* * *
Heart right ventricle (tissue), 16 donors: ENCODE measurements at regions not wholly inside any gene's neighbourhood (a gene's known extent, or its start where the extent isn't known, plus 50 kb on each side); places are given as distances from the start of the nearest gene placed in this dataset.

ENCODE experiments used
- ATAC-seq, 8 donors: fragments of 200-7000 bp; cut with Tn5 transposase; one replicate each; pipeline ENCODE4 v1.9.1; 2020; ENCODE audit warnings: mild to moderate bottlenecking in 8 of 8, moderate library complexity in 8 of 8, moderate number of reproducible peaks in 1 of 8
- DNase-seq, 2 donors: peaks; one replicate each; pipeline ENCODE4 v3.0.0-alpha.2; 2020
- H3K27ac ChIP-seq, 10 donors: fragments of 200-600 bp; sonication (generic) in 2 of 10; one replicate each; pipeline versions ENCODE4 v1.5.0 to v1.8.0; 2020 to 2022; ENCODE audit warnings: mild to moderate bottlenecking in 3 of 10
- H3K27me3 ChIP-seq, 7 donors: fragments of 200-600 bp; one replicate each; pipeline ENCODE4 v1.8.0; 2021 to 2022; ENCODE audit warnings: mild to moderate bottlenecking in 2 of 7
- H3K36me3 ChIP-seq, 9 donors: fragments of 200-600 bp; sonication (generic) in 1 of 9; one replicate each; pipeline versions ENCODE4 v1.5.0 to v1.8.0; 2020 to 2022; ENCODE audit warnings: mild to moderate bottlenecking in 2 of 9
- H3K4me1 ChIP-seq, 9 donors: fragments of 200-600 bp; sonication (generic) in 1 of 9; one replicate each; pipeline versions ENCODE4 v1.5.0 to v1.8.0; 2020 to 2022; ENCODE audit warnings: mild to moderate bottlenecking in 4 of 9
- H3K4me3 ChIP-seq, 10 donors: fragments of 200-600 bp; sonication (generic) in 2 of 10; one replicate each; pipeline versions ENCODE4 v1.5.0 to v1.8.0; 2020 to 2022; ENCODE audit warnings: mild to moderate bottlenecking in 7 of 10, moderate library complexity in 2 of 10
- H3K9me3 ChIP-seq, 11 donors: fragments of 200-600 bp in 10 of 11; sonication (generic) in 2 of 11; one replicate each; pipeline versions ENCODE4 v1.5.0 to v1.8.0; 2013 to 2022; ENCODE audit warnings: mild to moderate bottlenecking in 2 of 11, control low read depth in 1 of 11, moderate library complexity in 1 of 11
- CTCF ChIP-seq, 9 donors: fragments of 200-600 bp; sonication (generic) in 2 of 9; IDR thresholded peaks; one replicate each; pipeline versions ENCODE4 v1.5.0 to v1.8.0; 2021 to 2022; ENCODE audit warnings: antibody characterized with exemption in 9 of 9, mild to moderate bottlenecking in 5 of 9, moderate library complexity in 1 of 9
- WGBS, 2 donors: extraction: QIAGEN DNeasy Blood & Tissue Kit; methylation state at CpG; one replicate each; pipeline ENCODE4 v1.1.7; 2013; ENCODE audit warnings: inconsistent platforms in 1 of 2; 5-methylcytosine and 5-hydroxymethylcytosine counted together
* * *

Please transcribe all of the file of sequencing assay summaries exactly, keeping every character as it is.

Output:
Heart right ventricle (tissue), 16 donors: ENCODE measurements at regions not wholly inside any gene's neighbourhood (a gene's known extent, or its start where the extent isn't known, plus 50 kb on each side); places are given as distances from the start of the nearest gene placed in this dataset.

ENCODE experiments used
- ATAC-seq, 8 donors: fragments of 200-7000 bp; cut with Tn5 transposase; one replicate each; pipeline ENCODE4 v1.9.1; 2020; ENCODE audit warnings: mild to moderate bottlenecking in 8 of 8, moderate library complexity in 8 of 8, moderate number of reproducible peaks in 1 of 8
- DNase-seq, 2 donors: peaks; one replicate each; pipeline ENCODE4 v3.0.0-alpha.2; 2020
- H3K27ac ChIP-seq, 10 donors: fragments of 200-600 bp; sonication (generic) in 2 of 10; one replicate each; pipeline versions ENCODE4 v1.5.0 to v1.8.0; 2020 to 2022; ENCODE audit warnings: mild to moderate bottlenecking in 3 of 10
- H3K27me3 ChIP-seq, 7 donors: fragments of 200-600 bp; one replicate each; pipeline ENCODE4 v1.8.0; 2021 to 2022; ENCODE audit warnings: mild to moderate bottlenecking in 2 of 7
- H3K36me3 ChIP-seq, 9 donors: fragments of 200-600 bp; sonication (generic) in 1 of 9; one replicate each; pipeline versions ENCODE4 v1.5.0 to v1.8.0; 2020 to 2022; ENCODE audit warnings: mild to moderate bottlenecking in 2 of 9
- H3K4me1 ChIP-seq, 9 donors: fragments of 200-600 bp; sonication (generic) in 1 of 9; one replicate each; pipeline versions ENCODE4 v1.5.0 to v1.8.0; 2020 to 2022; ENCODE audit warnings: mild to moderate bottlenecking in 4 of 9
- H3K4me3 ChIP-seq, 10 donors: fragments of 200-600 bp; sonication (generic) in 2 of 10; one replicate each; pipeline versions ENCODE4 v1.5.0 to v1.8.0; 2020 to 2022; ENCODE audit warnings: mild to moderate bottlenecking in 7 of 10, moderate library complexity in 2 of 10
- H3K9me3 ChIP-seq, 11 donors: fragments of 200-600 bp in 10 of 11; sonication (generic) in 2 of 11; one replicate each; pipeline versions ENCODE4 v1.5.0 to v1.8.0; 2013 to 2022; ENCODE audit warnings: mild to moderate bottlenecking in 2 of 11, control low read depth in 1 of 11, moderate library complexity in 1 of 11
- CTCF ChIP-seq, 9 donors: fragments of 200-600 bp; sonication (generic) in 2 of 9; IDR thresholded peaks; one replicate each; pipeline versions ENCODE4 v1.5.0 to v1.8.0; 2021 to 2022; ENCODE audit warnings: antibody characterized with exemption in 9 of 9, mild to moderate bottlenecking in 5 of 9, moderate library complexity in 1 of 9
- WGBS, 2 donors: extraction: QIAGEN DNeasy Blood & Tissue Kit; methylation state at CpG; one replicate each; pipeline ENCODE4 v1.1.7; 2013; ENCODE audit warnings: inconsistent platforms in 1 of 2; 5-methylcytosine and 5-hydroxymethylcytosine counted together